One can’t figure out the best place to invest these days. Keeping money in the bank is not enough due to inflation. With today’s prices in both stocks and real estates one is tempted to invest in both. On the other hand, ‘low’ prices actually mean that past highs were not realistic so the bubble burst. Some articles advise readers to put money in stocks and real estate now because
What about stocks? For example, some folks are starting to think that Citibank is a good investment in the long run. The new CEO may be the best candidate, all things considered although he does not have leadership gravitas. Information from other articles mention that he is a 'quant' – someone who is more mathematically inclined, more comfortable in financial equations than in human resources. Not a good combination considering the importance of emotional intelligence in leadership. But under the circumstances, a ‘quant’ maybe what Citibank needs to steer through all these complex financial derivatives the company finds itself possessing. Most CEOs in banks where clueless in the financial engineering that took place and resulted in disasters. See Bear Sterns, Lehman Brothers, UBS and even Citigroup.
With a ‘quant’ leading the bank, is that enough to steer the company through the challenges ahead? And what about government ownership via TARP? Looking at the bank’s reports, Citibank seem to have a good business model moving forward. The strategy is to leverage its global presence (in 110 countries) and get revenues in the only place where there is money and growth: Asia. The government investment is just another indication that the bank will not fail. Hence, the good factors are: a good business strategy for the future, a financial genius as a head, and a government ‘guarantee’ from bank failure plus restructuring and cost – cutting moves. Despite these good points though, the market does not believe the company will survive let alone thrive.
The stock price is an indication of this perception. Some articles even state that the company is already dead; it’s just a process of dismembering the corpse. But this view is not realistic considering above points. Perhaps the perception is that there are still some hidden surprises lurking somewhere in the balance sheet: maybe in commercial property foreclosures or credit card losses or maybe even in sub-prime mortgages. But again these are likely seen by a management team headed by a ‘quant’ and mitigated by the government presence. People like Robert Rubin say that Vikram Pandit is a genius and that he could see around ‘corners’. I watched some videos in the internet and he looks capable and smart.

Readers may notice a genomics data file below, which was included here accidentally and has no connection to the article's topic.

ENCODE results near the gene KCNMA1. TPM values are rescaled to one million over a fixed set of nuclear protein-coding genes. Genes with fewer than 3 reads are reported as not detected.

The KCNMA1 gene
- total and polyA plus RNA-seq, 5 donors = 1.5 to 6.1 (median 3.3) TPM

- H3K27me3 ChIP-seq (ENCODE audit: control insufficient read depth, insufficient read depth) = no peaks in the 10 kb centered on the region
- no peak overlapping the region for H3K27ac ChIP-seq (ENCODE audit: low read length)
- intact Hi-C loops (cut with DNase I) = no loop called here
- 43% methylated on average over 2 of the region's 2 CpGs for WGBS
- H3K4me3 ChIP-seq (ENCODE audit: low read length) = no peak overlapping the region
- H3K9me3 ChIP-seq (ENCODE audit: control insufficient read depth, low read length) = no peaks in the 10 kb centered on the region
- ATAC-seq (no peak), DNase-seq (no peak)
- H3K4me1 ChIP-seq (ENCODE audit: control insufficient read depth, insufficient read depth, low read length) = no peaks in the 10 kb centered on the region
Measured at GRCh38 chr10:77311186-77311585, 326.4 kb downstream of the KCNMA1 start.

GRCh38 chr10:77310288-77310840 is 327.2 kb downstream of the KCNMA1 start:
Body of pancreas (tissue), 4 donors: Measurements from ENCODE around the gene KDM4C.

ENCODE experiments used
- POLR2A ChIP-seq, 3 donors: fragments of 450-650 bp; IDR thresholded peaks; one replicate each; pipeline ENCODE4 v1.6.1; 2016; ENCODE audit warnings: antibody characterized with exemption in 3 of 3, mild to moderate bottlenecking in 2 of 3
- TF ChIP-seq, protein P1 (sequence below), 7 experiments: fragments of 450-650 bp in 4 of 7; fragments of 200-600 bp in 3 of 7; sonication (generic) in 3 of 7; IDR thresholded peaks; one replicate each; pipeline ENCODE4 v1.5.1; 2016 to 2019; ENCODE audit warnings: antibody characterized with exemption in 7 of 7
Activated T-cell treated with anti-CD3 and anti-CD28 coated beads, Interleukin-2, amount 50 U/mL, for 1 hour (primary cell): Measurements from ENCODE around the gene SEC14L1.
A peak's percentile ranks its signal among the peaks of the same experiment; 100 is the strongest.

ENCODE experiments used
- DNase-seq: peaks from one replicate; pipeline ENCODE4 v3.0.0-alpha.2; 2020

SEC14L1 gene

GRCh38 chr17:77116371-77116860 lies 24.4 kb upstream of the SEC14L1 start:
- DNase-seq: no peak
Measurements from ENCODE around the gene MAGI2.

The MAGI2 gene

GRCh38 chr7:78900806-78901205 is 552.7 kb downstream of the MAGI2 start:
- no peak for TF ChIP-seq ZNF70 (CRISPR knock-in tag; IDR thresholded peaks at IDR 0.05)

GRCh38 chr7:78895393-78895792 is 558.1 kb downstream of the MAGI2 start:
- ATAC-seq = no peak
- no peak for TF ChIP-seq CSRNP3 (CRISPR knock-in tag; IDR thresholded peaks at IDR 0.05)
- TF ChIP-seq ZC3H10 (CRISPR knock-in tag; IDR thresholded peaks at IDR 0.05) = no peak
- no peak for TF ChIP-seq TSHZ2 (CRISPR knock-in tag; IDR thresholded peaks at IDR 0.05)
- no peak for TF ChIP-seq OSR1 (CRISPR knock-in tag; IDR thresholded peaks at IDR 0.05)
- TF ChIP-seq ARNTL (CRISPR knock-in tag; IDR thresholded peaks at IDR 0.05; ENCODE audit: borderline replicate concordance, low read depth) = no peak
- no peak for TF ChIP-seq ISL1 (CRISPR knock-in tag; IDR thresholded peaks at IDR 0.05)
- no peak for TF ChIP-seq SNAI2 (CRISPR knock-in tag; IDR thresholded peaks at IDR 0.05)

The key is to keep the management team in place to foster stability. One assumes that the government perceives this problem and ongoing re-structuring such as breaking the company into two (Citigroup and Citi Holdings) will allow for better management while keeping Vikram Pandit in place. I think all these factors are sufficient to consider Citi stocks as a good long term investment. The market does not perceive these improvements possibly because it does not believe in the current leadership (which includes government ownership). Or perhaps there are intentional moves to keep this perception alive so a larger bank would gobble up Citibank. If another bank does come in, maybe JP Morgan or Goldman Sachs, investing is good as well. The ‘purchase’ stock price maybe expected to be profitable to insure taxpayers get their money back. Perhaps the final price should be around the USD $ 6 – 8 dollar range. Of course, there are a lot of risks because no one really knows how the future will play out.
On the other hand, considering all the other investment these maybe the most reasonable, all thing considered. But it’s the price that makes it attractive at USD $ 4 range. A less risky investment of course would be exchange traded fund (ETF) but recent prices from USD $ 25 to USD $ 45 would translate to lower number of shares and less profit. One should have at least 2,000 to 3,000 shares to experience a good return even with a slight increase in the share price. At the end of the day, investing in Citibank would mean keeping the money invested for at least 7-10 years to experience any significant profit. I think it’s a better bet than gambling in Las Vegas except for the much longer time frame.